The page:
As reported earlier today, Shigeru Miyamoto's comprehensive interview with Rolling Stone has suggested that retirement isn't currently in the designer's plans, helping to put to rest one of the enduring question marks hanging over the Kyoto-based company.
We do recommend reading the full feature, however, as its gallery collection of quotes includes comments on some well-known but popular anecdotes, such as the origins of Luigi as the younger twin of Mario, and so on. There are some interesting snippets that are less familiar, however, such as the revelation that Miyamoto still uses Flipnote Studio on DSi to sketch out basic pre-game intros; the use of the app also leads to an assessment of his overall approach to the development role.
I use that [Flipnote Studio] to draw kind of a rough idea of what I want the movie to be and send that to the director and then he starts working on it.
Over the years, games have changed quite a bit. We've seen new elements added, we've seen the addition of multiple layers of backgrounds of games and even additional characters and then we have all the production elements that go into games now from the stories and everything. For me, what's important is that starting from the idea. Even if you're developing for a really large team, you still need to have maybe just one or two people who really are overseeing the entire project.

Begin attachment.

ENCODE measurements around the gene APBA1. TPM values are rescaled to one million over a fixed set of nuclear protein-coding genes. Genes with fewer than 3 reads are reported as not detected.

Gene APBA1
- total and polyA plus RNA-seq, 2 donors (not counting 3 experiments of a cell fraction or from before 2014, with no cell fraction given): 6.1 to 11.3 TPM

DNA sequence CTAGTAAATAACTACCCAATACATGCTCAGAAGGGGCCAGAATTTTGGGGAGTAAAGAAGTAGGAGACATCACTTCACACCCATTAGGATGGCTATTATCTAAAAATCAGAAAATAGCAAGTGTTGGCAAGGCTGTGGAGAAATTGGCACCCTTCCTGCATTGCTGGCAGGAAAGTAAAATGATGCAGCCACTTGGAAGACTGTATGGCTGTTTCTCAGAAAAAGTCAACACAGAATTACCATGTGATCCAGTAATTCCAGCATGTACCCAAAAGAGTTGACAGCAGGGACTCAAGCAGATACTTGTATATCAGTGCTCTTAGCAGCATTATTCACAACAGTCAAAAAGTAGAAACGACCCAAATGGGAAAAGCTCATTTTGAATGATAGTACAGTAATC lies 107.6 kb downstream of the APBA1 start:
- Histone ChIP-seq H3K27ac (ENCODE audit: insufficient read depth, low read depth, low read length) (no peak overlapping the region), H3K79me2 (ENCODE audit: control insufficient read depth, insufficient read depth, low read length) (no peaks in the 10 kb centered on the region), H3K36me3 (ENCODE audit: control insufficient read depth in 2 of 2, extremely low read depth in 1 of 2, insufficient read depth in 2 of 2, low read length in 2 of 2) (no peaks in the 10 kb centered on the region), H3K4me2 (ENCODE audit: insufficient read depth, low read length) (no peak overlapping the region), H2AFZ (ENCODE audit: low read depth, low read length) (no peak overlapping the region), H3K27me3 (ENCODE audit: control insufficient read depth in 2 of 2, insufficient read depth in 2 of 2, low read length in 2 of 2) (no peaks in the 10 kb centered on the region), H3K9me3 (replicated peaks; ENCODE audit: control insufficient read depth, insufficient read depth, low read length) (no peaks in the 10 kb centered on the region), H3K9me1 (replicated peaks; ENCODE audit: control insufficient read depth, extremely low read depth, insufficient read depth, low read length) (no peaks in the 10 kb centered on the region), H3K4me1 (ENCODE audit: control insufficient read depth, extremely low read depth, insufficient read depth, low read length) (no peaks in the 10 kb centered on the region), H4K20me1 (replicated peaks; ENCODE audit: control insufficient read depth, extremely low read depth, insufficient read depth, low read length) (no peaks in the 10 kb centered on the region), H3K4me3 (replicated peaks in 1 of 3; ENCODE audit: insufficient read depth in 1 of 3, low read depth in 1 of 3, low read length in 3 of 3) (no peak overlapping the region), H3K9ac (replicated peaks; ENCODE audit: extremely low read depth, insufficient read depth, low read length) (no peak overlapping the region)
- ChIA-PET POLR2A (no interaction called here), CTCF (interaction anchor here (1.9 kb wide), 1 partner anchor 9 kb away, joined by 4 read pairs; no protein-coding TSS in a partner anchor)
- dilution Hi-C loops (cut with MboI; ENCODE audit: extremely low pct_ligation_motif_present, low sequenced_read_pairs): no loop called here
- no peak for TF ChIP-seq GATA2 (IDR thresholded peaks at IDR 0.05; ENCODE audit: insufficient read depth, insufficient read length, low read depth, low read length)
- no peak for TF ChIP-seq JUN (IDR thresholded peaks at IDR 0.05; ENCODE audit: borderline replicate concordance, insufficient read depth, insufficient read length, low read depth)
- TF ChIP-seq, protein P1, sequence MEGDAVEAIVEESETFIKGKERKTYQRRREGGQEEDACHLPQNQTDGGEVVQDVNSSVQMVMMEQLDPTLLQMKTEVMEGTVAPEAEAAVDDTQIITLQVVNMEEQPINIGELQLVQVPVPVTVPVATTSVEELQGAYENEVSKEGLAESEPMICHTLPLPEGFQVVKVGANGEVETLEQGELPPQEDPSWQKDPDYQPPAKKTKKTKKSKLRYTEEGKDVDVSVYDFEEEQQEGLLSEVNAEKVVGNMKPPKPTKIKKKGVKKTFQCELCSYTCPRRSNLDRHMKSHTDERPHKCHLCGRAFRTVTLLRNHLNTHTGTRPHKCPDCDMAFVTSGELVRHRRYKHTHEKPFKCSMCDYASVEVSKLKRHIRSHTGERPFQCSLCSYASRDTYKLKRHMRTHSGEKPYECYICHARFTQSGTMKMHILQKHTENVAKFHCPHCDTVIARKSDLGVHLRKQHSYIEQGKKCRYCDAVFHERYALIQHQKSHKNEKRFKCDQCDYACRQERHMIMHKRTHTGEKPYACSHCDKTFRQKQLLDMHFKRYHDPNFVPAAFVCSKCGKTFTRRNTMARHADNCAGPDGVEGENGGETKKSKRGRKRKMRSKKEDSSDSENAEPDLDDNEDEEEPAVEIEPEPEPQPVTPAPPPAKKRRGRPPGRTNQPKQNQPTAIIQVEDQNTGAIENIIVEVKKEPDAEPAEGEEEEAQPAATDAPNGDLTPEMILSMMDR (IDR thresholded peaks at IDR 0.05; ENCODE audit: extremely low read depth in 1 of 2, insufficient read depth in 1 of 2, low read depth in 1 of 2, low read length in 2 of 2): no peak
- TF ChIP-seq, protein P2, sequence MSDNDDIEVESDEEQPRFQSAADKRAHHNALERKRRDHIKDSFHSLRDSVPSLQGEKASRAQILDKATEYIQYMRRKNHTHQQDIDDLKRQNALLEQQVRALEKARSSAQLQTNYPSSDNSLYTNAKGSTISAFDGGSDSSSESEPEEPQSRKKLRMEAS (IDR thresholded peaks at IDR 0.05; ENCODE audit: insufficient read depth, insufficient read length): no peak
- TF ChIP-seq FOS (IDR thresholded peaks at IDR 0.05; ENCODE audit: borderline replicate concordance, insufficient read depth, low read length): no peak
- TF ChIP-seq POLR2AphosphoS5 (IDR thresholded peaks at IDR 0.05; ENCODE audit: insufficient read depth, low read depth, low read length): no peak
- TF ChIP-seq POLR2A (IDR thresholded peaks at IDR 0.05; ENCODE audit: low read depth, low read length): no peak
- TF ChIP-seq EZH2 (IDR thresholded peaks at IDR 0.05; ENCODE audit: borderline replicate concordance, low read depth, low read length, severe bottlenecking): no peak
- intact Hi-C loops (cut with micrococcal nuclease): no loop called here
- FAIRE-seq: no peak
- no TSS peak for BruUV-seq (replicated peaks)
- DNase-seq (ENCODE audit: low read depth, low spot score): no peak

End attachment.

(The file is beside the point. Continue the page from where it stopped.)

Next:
On the subject of Luigi's upcoming adventures, Miyamoto explained the foundations for the idea behind New Super Mario Bros. U's upcoming spin-off New Super Luigi U, and how the substantial download offering is the beginnings of some new ideas for distribution and adding life to established games.
At the same we were working on Luigi's Mansion: Dark Moon, we were working on New Super Mario Bros U. We decided to do the downloadable content for that, which is going to feature Luigi and be new Super Luigi U."
We're looking not just at creating a single product, but also at how we take advantage of those distribution methods, potentially creating additional downloadable content for those games. Going forward, we've sort of moved out of simply focusing on the technology and trying to completely create the worlds that had been imagined by the user. As we go forward, we'll start to see new ways that we can leverage technology to create new structures of play or leverage new means of distribution to the consumer.
Naturally the ideas of expansions and DLC can be divisive, with some not being fans. Ultimately, Nintendo will surely face the challenge of ensuring that core content is still substantial and good value, making extras an attractive option rather than something that consumers feel should have been in the core product.
Our final excerpt from this interview relates to Mario & Luigi: Dream Team, the RPG set to grace the 3DS this summer. Miyamoto made a brief comment about a feature that many will have spotted in the short trailer we've seen so far, in that lots of mini-Luigi's can team up and give the game a Pikmin style.
It's almost a coincidence that this is coming out the same year as a Pikmin game, because one of the main themes of the Mario and Luigi: Dream Team is the idea of these mobs of Luigis – these big mobs of Luigis that are attacking the enemies that has sort of a Pikmin-like feel to it.
We do recommend clicking through the whole article on Rolling Stone to pick up the various tid-bits on offer. Let us know what you think of Miyamoto's comments from these excerpts in the comments below.